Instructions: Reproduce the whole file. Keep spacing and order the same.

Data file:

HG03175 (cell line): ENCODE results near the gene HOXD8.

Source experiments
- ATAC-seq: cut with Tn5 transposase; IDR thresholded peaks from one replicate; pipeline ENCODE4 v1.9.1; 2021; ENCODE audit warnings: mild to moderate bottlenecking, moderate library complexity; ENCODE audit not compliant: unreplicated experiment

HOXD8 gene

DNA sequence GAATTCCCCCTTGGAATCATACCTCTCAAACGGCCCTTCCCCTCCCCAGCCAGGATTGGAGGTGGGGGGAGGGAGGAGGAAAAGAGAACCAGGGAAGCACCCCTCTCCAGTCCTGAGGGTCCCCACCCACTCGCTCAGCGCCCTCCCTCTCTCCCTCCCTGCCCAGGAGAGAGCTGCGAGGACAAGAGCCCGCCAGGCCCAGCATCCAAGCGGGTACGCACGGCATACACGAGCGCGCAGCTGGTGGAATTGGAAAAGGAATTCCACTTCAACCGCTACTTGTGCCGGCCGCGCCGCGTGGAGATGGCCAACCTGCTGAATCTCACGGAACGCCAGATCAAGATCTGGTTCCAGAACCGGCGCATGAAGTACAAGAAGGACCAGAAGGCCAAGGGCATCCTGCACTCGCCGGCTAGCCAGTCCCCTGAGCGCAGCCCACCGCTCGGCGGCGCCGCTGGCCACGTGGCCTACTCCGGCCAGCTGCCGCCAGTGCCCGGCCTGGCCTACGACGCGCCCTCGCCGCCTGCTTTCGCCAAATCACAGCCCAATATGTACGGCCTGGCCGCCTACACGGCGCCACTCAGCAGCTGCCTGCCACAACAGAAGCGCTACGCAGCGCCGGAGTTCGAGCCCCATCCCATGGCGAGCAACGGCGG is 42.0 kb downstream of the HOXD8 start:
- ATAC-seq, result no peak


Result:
HG03175 (cell line): ENCODE results near the gene HOXD8.

Source experiments
- ATAC-seq: cut with Tn5 transposase; IDR thresholded peaks from one replicate; pipeline ENCODE4 v1.9.1; 2021; ENCODE audit warnings: mild to moderate bottlenecking, moderate library complexity; ENCODE audit not compliant: unreplicated experiment

HOXD8 gene

DNA sequence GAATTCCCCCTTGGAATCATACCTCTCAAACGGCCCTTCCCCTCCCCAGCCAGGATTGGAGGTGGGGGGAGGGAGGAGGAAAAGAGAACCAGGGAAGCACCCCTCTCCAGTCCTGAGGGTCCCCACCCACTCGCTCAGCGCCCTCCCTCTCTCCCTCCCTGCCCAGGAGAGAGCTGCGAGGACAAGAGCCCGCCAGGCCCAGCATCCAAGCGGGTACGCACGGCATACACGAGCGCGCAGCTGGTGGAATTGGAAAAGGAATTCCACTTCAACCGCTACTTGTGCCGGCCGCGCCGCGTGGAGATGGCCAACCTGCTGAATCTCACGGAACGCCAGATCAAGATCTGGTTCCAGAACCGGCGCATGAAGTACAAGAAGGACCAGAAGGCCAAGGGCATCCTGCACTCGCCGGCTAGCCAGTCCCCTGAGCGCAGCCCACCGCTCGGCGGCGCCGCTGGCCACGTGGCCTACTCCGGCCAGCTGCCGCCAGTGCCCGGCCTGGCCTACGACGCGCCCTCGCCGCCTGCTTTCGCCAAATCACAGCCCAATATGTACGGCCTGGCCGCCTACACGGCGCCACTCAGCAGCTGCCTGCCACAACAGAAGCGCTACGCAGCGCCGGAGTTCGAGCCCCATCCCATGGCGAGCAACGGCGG is 42.0 kb downstream of the HOXD8 start:
- ATAC-seq, result no peak